I have also led trials to evaluate the impact of behavioural change interventions alone or in combination with improved management of sexually transmitted infections on HIV transmission. I have also been leading early and late phase trials of vaginal microbicides, and preparations for HIV vaccine research and early HIV vaccine trials.


Value of research partnerships

Research partnerships have provided opportunities to build African capacity in HIV research. For example, high-level laboratory and clinical facilities are now in place to support the conduct of current and future trials that would have only been done in developed countries, and there is a growing number of highly trained African scientists in different areas of research for HIV prevention including vaccine development.

“With continued commitment from governments, international agencies, researchers and many other partners, we will find an HIV vaccine and end the HIV/AIDS pandemic.”

Anatoli Kamali, International Aids Vaccine Initiative

One outstanding example of the developing continuum of African research capacity in the HIV/AIDS research is Accelerating the Development of Vaccines and New Technologies to Combat the AIDS Epidemic (ADVANCE), a partnership between International Aids Vaccine Initiative  and research partners in clinical research centres in five African countries in Southern and Eastern Africa: Kenya, Rwanda, South Africa, Uganda and Zambia . Through this USAID-supported partnership, nearly 50 staff from clinical research centres have been awarded master’s, doctorates or postdoctoral fellowships, with 20 junior staff advancing to the position of principal investigator or trial director.


Supporting women scientists

More importantly, the focus on supporting women scientists has resulted in 50 per cent of these awardees being female researchers. Beyond the fellowships, the ADVANCE partnership is building on, and linking African scientists’ competencies in HIV vaccine research and development to Indian, UK and US researchers and institutions through the Vaccine Immunology Science and Technology for Africa programme. These opportunities are attracting Western-trained African scientists back to Africa to pursue cutting-edge HIV vaccine research.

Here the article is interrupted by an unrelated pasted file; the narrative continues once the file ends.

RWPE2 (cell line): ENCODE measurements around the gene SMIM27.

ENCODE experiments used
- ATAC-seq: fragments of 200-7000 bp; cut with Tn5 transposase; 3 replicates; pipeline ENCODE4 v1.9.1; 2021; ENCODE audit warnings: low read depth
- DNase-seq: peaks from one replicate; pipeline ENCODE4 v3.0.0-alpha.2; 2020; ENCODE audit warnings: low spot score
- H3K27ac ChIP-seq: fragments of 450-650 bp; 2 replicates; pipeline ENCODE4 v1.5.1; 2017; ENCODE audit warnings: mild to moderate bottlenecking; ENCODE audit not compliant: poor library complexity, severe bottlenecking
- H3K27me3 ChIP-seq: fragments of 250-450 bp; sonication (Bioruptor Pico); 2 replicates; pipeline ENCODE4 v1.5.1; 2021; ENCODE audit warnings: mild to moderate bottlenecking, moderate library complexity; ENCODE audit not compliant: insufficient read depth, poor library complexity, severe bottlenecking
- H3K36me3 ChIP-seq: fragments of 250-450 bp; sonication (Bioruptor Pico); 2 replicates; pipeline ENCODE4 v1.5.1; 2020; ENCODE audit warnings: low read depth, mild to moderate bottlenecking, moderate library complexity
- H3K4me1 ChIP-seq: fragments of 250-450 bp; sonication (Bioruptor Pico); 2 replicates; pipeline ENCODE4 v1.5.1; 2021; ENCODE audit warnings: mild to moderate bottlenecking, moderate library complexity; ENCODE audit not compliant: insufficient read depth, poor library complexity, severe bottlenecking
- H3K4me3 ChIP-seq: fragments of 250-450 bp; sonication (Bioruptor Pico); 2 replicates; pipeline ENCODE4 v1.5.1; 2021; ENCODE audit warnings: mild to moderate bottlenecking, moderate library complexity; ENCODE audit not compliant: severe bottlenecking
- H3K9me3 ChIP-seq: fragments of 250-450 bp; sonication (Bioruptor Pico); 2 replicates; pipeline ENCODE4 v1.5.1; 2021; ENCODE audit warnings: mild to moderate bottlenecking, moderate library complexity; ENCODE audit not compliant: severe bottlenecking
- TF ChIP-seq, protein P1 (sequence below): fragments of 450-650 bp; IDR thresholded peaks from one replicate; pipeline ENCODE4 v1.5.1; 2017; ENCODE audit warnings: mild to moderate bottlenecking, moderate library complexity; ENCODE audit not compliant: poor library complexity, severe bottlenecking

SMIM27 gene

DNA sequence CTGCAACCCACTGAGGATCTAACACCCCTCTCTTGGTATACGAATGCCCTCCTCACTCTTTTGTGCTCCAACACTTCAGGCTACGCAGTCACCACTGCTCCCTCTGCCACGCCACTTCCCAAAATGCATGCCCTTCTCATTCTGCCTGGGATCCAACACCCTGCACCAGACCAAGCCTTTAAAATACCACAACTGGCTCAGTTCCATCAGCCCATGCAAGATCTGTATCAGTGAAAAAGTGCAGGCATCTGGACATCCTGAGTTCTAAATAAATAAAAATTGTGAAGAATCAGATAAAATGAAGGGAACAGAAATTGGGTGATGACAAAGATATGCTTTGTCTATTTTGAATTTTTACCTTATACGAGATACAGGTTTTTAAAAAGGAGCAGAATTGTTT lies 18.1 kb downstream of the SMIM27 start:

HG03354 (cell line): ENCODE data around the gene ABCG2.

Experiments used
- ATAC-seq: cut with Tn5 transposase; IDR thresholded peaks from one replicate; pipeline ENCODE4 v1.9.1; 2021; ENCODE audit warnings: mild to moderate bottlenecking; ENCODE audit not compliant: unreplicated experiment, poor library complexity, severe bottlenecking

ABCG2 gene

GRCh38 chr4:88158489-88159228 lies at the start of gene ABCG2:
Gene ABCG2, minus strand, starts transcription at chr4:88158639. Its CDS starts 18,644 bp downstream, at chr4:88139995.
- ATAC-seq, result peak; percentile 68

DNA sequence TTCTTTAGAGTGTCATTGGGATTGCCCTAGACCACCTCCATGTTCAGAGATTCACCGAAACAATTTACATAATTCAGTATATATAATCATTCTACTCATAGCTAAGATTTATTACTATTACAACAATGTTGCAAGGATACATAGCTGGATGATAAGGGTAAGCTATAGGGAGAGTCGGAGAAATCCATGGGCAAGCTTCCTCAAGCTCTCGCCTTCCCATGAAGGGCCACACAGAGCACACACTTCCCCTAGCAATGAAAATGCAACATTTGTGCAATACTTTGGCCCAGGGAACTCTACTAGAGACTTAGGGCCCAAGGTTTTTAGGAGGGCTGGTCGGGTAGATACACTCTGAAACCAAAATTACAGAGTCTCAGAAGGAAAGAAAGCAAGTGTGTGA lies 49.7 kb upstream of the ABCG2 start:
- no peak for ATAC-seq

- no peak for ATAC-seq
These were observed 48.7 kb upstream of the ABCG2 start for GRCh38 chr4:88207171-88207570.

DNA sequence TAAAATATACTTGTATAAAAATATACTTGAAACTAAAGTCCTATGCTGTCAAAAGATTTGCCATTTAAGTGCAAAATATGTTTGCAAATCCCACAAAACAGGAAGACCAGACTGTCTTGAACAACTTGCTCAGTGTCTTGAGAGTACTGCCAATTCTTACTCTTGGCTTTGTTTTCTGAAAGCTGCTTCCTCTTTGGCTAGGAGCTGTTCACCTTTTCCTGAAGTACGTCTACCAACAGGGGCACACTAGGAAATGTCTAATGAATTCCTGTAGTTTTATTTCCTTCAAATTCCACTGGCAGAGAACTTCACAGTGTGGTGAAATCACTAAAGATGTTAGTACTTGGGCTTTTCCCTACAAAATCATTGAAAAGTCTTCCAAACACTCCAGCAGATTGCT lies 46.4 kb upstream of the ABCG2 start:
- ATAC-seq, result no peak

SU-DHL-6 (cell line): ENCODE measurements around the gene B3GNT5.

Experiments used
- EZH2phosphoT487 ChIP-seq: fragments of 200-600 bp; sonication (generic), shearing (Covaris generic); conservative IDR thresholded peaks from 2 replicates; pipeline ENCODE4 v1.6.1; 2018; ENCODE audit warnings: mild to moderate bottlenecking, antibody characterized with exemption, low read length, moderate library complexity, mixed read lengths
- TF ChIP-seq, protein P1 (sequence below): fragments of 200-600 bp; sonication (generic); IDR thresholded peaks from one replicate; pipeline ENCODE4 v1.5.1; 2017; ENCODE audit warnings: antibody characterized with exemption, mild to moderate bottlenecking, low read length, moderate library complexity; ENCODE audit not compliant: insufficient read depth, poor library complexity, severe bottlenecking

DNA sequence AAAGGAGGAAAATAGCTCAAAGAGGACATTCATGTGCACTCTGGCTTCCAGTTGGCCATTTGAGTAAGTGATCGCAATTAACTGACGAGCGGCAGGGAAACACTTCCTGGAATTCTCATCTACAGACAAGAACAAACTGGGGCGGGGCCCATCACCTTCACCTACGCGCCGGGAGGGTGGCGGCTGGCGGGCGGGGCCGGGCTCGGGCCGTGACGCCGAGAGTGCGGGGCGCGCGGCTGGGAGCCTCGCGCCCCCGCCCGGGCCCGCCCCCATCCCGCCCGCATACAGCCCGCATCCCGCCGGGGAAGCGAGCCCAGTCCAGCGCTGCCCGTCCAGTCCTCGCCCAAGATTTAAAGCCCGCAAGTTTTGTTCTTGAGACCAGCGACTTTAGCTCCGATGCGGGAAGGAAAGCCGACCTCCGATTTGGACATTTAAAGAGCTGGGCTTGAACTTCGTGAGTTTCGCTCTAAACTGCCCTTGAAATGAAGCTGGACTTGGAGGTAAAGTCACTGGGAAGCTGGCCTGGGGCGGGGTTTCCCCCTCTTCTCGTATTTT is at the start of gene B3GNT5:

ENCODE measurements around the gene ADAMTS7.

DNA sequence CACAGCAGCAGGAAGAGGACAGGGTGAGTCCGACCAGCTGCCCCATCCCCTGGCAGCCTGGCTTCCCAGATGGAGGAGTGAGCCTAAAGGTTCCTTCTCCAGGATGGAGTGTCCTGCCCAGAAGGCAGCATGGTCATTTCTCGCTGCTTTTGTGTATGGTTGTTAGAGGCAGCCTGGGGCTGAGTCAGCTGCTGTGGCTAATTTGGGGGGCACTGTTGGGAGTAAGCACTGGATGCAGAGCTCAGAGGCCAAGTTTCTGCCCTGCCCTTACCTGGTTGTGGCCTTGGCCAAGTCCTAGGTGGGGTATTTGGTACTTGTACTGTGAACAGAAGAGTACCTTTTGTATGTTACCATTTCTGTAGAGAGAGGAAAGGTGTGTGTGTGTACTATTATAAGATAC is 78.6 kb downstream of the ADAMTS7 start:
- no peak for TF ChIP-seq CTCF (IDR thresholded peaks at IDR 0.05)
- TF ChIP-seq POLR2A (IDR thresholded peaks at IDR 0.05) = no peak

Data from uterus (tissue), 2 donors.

Such developments truly motivate me and give me the confidence that with continued commitment from governments, international agencies, researchers and many other partners, we will find an HIV vaccine and end the HIV/AIDS pandemic. As HVAD comes of age, we must not lose the momentum gained through African-driven research.

New investments towards controlling the epidemic should aim at sustaining the gains made in HIV vaccine research and development, and focus on equipping and resourcing African scientists and research institutions to take the lead in the design and assessment of the next generation of HIV vaccine candidates for Africa.

Anatoli Kamali is the Africa regional director for the International Aids Vaccine Initiative (IAVI), and lead for the Accelerating the Development of Vaccines and New Technologies to Combat the AIDS Epidemic (ADVANCE) partnership, and an Honorary Professor at the London School of Hygiene and Tropical Medicine’s Department of Infectious Disease Epidemiology. He can be reached at [email protected]

This piece was produced by SciDev.Net’s Sub-Saharan Africa English desk.


References

[1] Global HIV statistics (UNAIDS, 2017) 
[2] Thomas M. Harmon and others Exploring the potential health impact and cost-effectiveness of AIDS vaccine within a comprehensive HIV/AIDS response in low- and middle-income countries (PLoS ONE, 5 January 2016)